Using Mindfulness for Mental Health

A conversation with Patricia Rockman, of The Centre for Mindfulness Studies, about when mindfulness should be used for mental health and when it shouldn't.

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“Evidence-based” is a term Dr. Patricia Rockman hears often. As the co-founder of the not-for-profit Centre for Mindfulness Studies in Toronto, Rockman and her colleagues are committed to bringing the most effective mindfulness-based interventions to the most disadvantaged and marginalized in our society—the poor, homeless, unemployed, and disabled—as well as the “front-line workers” who interact most directly with them.

According to the center, mental-health problems, including depression and anxiety, disproportionately impact these groups, which also face the greatest economic and social barriers to getting proper treatment.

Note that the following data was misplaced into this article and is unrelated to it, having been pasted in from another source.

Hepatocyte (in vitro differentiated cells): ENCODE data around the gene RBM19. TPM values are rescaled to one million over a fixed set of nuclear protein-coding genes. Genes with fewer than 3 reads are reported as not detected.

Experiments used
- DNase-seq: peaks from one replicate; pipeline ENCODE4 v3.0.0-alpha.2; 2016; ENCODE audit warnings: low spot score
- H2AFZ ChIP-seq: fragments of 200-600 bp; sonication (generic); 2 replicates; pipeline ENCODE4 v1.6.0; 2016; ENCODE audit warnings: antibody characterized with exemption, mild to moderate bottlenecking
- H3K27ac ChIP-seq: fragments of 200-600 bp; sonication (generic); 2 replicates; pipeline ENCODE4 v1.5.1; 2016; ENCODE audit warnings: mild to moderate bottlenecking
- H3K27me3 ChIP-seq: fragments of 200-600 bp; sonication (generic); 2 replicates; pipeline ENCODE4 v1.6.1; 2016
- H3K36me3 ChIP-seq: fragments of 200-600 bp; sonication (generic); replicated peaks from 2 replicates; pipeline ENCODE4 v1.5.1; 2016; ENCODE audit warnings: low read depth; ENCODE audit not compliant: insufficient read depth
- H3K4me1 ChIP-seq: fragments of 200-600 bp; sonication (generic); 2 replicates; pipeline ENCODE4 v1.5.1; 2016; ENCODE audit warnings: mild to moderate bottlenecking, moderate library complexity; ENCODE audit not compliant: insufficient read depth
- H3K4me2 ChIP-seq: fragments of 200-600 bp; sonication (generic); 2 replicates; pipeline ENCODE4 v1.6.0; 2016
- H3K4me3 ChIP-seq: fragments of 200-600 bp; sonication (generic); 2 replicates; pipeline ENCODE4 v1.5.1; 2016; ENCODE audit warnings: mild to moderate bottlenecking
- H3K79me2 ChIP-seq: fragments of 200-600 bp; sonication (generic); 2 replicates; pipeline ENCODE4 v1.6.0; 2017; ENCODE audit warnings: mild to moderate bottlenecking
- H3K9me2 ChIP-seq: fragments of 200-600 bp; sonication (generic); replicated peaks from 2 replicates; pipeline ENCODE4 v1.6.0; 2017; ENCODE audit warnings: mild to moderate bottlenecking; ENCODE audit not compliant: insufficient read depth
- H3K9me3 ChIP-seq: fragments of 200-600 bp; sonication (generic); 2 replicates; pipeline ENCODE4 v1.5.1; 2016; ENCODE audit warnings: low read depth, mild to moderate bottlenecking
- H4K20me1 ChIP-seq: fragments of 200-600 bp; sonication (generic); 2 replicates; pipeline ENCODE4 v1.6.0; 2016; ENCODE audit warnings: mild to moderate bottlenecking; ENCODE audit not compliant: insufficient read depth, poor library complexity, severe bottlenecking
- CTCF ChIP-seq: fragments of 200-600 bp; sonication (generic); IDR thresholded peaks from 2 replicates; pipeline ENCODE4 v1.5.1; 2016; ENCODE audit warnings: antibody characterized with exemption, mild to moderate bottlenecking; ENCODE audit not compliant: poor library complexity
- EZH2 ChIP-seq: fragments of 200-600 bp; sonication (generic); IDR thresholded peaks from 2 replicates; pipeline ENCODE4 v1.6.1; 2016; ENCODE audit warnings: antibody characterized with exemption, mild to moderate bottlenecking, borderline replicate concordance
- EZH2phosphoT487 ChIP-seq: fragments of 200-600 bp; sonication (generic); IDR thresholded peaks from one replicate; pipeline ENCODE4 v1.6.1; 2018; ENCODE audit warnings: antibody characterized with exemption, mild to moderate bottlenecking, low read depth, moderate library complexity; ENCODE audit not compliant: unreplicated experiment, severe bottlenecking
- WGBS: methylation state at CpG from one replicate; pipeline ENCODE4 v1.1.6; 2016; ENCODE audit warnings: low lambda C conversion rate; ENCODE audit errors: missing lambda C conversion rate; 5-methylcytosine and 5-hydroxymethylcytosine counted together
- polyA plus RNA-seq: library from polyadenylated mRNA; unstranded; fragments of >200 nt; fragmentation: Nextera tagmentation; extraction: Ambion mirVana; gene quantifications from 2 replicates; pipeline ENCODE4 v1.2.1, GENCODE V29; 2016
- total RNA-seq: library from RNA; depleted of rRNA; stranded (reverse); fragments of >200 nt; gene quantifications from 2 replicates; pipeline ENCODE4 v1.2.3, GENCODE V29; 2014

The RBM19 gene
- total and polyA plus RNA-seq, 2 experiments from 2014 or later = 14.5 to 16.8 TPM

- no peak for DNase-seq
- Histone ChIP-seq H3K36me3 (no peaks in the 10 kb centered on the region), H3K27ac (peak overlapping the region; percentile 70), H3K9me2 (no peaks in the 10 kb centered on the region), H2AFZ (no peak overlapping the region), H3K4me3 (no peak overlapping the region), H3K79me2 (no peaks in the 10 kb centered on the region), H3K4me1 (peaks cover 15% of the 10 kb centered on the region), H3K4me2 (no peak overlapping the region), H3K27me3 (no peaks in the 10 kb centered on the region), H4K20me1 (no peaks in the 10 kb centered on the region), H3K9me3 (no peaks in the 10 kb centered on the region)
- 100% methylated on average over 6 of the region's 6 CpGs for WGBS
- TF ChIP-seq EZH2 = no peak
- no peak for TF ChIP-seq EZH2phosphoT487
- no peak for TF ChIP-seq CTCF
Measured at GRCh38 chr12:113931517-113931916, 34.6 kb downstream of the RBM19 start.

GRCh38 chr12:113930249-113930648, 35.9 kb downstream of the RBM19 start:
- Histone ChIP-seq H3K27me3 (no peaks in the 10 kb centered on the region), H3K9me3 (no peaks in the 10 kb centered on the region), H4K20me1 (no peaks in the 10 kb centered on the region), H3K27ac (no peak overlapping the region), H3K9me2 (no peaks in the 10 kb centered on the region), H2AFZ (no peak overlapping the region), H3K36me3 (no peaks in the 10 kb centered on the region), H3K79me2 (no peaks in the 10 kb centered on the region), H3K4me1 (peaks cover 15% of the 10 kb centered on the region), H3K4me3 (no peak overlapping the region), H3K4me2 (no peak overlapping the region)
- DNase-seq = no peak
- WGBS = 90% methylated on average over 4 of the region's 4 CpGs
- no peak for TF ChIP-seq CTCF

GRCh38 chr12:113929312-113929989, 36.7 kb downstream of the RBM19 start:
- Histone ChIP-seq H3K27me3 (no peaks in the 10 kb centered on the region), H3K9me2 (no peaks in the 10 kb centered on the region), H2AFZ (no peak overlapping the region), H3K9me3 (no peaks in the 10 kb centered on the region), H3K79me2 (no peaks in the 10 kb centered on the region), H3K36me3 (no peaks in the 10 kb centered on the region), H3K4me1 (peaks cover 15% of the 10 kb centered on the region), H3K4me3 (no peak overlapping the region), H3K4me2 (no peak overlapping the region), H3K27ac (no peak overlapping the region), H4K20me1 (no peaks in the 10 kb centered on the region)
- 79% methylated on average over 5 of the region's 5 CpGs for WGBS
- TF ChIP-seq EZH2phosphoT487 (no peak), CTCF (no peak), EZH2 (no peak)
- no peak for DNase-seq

The research is strong for mindfulness’ positive impact in certain areas of mental health, including stress reduction, emotion and attention regulation, reduced rumination, for reducing mild to moderate depression and anxiety, and preventing depressive relapse. There’s also some early evidence that it can be advantageous for people struggling with addictions, and appears to be particularly promising for smoking cessation. And when suffering causes someone to “have a fixed and negative view of themselves … or their circumstances,” Rockman says, mindfulness can help give them access…